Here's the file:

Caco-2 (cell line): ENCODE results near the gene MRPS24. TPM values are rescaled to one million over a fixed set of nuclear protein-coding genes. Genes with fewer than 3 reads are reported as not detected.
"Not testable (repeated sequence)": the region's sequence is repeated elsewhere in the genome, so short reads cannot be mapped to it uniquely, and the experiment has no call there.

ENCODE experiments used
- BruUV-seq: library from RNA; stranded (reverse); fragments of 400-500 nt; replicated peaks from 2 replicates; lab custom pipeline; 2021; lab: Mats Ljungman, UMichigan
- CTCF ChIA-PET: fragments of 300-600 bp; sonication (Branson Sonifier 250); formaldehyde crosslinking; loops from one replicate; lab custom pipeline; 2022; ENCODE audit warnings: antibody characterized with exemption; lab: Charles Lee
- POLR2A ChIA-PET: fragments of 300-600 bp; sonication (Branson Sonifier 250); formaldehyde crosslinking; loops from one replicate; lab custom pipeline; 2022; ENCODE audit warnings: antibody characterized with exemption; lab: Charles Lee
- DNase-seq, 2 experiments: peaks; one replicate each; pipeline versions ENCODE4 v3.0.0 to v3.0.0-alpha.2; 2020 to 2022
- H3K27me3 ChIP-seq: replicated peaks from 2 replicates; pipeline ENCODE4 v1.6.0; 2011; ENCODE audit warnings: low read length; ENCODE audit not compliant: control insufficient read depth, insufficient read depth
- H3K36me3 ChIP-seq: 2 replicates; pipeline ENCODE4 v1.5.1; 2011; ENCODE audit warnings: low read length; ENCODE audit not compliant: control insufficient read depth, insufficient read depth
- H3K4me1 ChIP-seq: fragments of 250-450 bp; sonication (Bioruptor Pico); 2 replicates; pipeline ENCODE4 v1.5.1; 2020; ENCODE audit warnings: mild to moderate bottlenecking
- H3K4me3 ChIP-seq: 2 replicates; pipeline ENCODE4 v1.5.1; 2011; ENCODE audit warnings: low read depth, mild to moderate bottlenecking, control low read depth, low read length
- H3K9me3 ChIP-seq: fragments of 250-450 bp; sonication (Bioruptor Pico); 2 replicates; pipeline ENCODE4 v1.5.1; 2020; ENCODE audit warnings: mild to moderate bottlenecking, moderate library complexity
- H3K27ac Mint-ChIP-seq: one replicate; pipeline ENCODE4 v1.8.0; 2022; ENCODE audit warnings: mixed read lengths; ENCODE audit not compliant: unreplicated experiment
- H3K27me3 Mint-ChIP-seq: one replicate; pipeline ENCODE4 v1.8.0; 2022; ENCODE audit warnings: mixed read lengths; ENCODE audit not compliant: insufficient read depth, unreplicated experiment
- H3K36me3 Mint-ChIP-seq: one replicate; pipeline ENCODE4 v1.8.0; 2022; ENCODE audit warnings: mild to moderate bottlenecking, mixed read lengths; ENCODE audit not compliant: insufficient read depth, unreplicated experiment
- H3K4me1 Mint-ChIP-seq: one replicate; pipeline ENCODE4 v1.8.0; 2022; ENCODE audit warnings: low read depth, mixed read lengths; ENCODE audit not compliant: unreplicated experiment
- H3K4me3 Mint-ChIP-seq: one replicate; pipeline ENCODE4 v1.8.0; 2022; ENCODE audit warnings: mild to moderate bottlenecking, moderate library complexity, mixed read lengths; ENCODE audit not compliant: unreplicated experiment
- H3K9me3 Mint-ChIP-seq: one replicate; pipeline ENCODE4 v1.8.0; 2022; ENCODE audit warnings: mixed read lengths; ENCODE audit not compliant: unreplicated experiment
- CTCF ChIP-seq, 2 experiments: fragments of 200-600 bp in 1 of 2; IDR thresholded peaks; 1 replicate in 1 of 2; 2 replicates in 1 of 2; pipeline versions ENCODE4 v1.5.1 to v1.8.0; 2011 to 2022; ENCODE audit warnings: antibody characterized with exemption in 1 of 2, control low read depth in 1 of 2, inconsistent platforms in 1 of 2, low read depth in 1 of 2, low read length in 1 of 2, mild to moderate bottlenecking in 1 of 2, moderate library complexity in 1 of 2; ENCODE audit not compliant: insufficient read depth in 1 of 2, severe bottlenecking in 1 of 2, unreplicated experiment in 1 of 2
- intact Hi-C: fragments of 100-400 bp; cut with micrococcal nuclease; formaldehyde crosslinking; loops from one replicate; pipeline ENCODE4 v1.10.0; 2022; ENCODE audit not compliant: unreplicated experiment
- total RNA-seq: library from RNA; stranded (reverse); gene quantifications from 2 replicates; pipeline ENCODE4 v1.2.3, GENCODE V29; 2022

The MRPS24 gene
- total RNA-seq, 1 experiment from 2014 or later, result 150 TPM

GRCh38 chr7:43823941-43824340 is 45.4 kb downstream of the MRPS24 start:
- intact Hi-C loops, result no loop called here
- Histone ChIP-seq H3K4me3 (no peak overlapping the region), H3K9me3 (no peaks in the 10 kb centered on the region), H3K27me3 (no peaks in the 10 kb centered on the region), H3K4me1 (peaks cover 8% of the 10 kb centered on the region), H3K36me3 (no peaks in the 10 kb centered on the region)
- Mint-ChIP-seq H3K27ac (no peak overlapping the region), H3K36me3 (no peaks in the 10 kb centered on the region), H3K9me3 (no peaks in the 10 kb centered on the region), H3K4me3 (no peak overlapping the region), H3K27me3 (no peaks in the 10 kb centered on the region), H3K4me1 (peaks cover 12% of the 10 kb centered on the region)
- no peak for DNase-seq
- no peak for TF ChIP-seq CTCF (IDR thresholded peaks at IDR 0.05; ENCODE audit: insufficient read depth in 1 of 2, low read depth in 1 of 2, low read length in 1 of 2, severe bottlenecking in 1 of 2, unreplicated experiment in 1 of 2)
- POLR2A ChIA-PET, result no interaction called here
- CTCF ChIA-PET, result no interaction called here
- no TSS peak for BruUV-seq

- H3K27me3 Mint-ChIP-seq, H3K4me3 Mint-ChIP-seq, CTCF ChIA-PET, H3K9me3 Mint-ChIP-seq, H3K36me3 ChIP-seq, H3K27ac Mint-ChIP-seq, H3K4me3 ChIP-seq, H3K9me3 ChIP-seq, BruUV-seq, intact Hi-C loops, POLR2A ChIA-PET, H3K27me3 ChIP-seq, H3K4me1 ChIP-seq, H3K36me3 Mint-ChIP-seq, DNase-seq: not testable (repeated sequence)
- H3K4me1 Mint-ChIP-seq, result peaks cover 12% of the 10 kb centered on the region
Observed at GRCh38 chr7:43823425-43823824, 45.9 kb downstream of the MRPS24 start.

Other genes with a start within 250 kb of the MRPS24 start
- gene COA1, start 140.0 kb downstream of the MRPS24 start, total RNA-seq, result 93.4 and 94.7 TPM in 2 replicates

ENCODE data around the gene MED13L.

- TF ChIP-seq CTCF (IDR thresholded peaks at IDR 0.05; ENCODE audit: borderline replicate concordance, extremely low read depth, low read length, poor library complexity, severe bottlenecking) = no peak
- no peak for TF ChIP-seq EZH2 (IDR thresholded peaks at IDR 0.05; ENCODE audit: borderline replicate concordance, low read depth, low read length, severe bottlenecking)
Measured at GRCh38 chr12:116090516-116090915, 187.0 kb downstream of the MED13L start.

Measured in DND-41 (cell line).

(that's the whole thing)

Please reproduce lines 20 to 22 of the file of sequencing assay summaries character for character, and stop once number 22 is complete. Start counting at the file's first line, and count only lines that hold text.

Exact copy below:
- intact Hi-C: fragments of 100-400 bp; cut with micrococcal nuclease; formaldehyde crosslinking; loops from one replicate; pipeline ENCODE4 v1.10.0; 2022; ENCODE audit not compliant: unreplicated experiment
- total RNA-seq: library from RNA; stranded (reverse); gene quantifications from 2 replicates; pipeline ENCODE4 v1.2.3, GENCODE V29; 2022

The MRPS24 gene